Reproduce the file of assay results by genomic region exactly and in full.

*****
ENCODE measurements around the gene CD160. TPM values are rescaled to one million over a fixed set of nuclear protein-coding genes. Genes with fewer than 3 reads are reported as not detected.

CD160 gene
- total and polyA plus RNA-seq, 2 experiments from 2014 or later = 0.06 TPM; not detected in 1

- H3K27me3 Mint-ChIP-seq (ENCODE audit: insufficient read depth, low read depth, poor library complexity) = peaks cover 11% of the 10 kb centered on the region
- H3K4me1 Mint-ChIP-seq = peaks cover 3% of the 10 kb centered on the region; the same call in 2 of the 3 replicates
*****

ENCODE measurements around the gene CD160. TPM values are rescaled to one million over a fixed set of nuclear protein-coding genes. Genes with fewer than 3 reads are reported as not detected.

CD160 gene
- total and polyA plus RNA-seq, 2 experiments from 2014 or later = 0.06 TPM; not detected in 1

- H3K27me3 Mint-ChIP-seq (ENCODE audit: insufficient read depth, low read depth, poor library complexity) = peaks cover 11% of the 10 kb centered on the region
- H3K4me1 Mint-ChIP-seq = peaks cover 3% of the 10 kb centered on the region; the same call in 2 of the 3 replicates